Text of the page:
On this week’s show we hear from two investigative reporters who have followed the money, labor reporter Steven Greenhouse, recently retired from The New York Times and Long Island Business News reporter Claude Solnik.
Labor Reporter Steven Greenhouse
Greenhouse, the “Labor Reporter”for over two decades at the New York Times, has taken on bad unions as ardently as he went after bad employers. Solnik, a “Business Reporter”for Long Island Business has no hesitation to expose corrupt businesses nibbling at the public trough, and pocketing millions of tax-payer dollars in the process.
Greenhouse, one of the nation’s most prominent career labor reporter, discusses some of his recent work as well as reflections on stories he broke while labor reporter for The New York Times that still stick with him. Greenhouse’s recent retirement from The New York Times hasn’t stopped him from continuing to do what he does best, exposing abuses of workers. We’ll discuss his recent article for the June issue of the Atlantic; an ongoing theme – Walmart’s shabby treatment of workers. Greenhouse exposes how Walmart deploys extreme union busting tactics characterized by blatant lies and a culture of fear. Apparently the hallmark of a great journalist is to be both hated and loved by unions and corporations, depending on whose ox is gored on a given day. Greenhouse has found himself variously lauded by unions for his reporting that supports their efforts and the derided when he has exposed corruption.
The Truth About Common Core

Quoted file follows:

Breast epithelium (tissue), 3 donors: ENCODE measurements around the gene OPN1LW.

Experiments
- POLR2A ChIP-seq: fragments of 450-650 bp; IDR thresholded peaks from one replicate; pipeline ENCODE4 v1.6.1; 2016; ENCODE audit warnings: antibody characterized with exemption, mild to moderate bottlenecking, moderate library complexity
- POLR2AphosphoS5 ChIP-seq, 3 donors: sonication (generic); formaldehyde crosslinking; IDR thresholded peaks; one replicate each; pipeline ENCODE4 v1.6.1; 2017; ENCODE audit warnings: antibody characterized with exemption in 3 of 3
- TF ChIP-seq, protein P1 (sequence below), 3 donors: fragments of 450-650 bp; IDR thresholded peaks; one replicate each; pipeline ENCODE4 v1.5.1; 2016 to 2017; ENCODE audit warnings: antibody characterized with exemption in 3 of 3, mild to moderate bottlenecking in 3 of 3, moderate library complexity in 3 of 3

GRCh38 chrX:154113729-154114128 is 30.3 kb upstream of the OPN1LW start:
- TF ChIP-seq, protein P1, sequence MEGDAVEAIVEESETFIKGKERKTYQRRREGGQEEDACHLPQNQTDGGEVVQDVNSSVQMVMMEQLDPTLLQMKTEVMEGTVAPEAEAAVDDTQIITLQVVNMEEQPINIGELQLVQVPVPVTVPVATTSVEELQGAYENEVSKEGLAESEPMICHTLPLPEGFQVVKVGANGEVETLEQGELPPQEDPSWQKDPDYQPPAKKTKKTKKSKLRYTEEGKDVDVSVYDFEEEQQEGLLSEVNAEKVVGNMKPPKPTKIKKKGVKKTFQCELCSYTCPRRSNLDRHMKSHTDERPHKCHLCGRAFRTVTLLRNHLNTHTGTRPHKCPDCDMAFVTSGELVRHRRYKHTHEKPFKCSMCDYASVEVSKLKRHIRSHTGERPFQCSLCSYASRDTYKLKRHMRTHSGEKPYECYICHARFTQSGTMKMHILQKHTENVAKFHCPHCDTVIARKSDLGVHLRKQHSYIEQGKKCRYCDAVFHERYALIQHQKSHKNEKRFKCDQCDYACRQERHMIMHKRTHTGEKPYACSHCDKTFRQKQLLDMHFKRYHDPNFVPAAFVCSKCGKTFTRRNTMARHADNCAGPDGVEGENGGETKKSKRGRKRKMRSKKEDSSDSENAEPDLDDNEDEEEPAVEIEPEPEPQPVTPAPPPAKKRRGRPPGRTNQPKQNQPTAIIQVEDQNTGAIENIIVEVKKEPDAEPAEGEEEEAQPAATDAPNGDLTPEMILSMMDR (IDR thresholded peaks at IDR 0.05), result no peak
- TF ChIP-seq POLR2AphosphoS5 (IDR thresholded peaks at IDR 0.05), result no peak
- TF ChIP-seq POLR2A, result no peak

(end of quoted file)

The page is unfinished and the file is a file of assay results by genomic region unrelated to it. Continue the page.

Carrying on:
Long Island Business News reporter Claude Solnik discusses his expose of the big money interests behind the Common Core. Teachers and school administrators are against it as wasteful. Parents are up in arms and opting their children out of participation in common core testing. The groundswell of contention over common core often pits politicians against teachers. But the public officials who think common core is truly centered on what is best for the children. and seemingly unconcerned over the increasingly dominant role testing plays in education today might well have a change in heart if they were to study the series of articles spearheaded by Investigative Business Reporter Claude Solnik in Long Island Business News. Yes. That’s right! ”Business News!” And that makes perfect sense, when according to Solnik, testing is a big business. A multi billion dollar business soaking taxpayers. Solnik blows the lid over another side of the debate that has hardly been talked about, but needs to be, the role of big money interests behind Common Core, particularly a British company Pearson which also publishes the accompanying textbooks students need for the common core tests. Solnik explains how the strange situation about and ruminates on the many ironies about common core that reveal the truth of how little it has to do with helping our students or documenting the effectiveness of their teachers.